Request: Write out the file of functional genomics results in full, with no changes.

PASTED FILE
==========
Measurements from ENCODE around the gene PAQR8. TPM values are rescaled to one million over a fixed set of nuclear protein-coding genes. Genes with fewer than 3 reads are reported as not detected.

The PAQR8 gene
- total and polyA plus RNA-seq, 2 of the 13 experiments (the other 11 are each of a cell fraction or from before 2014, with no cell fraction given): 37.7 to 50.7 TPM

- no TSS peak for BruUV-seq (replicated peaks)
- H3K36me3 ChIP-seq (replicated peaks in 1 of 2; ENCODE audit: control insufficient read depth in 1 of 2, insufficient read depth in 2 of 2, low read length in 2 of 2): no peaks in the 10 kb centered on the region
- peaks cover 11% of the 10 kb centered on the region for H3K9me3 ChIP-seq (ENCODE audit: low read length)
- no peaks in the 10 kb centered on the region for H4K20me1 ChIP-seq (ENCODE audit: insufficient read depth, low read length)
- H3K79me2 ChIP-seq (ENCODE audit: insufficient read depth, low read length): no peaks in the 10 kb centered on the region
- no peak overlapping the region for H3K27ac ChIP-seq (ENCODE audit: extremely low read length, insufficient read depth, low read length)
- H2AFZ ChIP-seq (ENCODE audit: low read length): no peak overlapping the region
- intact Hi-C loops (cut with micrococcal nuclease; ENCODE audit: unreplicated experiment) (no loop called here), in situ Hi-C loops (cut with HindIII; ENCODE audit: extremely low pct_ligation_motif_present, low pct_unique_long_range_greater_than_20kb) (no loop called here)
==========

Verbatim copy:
Measurements from ENCODE around the gene PAQR8. TPM values are rescaled to one million over a fixed set of nuclear protein-coding genes. Genes with fewer than 3 reads are reported as not detected.

The PAQR8 gene
- total and polyA plus RNA-seq, 2 of the 13 experiments (the other 11 are each of a cell fraction or from before 2014, with no cell fraction given): 37.7 to 50.7 TPM

- no TSS peak for BruUV-seq (replicated peaks)
- H3K36me3 ChIP-seq (replicated peaks in 1 of 2; ENCODE audit: control insufficient read depth in 1 of 2, insufficient read depth in 2 of 2, low read length in 2 of 2): no peaks in the 10 kb centered on the region
- peaks cover 11% of the 10 kb centered on the region for H3K9me3 ChIP-seq (ENCODE audit: low read length)
- no peaks in the 10 kb centered on the region for H4K20me1 ChIP-seq (ENCODE audit: insufficient read depth, low read length)
- H3K79me2 ChIP-seq (ENCODE audit: insufficient read depth, low read length): no peaks in the 10 kb centered on the region
- no peak overlapping the region for H3K27ac ChIP-seq (ENCODE audit: extremely low read length, insufficient read depth, low read length)
- H2AFZ ChIP-seq (ENCODE audit: low read length): no peak overlapping the region
- intact Hi-C loops (cut with micrococcal nuclease; ENCODE audit: unreplicated experiment) (no loop called here), in situ Hi-C loops (cut with HindIII; ENCODE audit: extremely low pct_ligation_motif_present, low pct_unique_long_range_greater_than_20kb) (no loop called here)